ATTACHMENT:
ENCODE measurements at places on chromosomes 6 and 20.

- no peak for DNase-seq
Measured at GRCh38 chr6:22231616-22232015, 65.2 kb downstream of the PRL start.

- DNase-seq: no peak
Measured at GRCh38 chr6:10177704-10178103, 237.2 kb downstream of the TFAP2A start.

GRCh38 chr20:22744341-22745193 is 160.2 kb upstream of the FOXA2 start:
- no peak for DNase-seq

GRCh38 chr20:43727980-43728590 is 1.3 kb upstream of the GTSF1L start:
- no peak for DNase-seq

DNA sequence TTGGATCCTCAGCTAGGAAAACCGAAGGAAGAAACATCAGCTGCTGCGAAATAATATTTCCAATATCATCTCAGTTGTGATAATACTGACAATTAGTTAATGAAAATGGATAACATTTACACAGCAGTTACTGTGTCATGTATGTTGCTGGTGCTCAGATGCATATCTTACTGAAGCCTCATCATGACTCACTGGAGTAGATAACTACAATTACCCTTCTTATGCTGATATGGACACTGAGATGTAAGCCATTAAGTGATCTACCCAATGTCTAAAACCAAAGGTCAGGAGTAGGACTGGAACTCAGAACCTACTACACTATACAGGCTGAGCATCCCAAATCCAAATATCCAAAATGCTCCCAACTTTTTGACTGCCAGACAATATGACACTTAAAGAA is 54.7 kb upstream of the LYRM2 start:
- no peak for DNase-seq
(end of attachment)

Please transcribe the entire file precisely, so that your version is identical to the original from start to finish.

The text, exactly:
ENCODE measurements at places on chromosomes 6 and 20.

- no peak for DNase-seq
Measured at GRCh38 chr6:22231616-22232015, 65.2 kb downstream of the PRL start.

- DNase-seq: no peak
Measured at GRCh38 chr6:10177704-10178103, 237.2 kb downstream of the TFAP2A start.

GRCh38 chr20:22744341-22745193 is 160.2 kb upstream of the FOXA2 start:
- no peak for DNase-seq

GRCh38 chr20:43727980-43728590 is 1.3 kb upstream of the GTSF1L start:
- no peak for DNase-seq

DNA sequence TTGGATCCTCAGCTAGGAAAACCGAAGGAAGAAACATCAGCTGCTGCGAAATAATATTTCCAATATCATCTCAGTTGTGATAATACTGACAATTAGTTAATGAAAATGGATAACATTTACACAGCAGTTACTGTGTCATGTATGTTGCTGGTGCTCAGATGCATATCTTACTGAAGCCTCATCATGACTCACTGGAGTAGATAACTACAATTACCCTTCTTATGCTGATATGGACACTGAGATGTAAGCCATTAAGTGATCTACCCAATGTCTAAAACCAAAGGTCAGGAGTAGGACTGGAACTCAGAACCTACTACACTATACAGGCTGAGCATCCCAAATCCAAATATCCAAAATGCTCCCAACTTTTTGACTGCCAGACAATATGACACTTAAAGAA is 54.7 kb upstream of the LYRM2 start:
- no peak for DNase-seq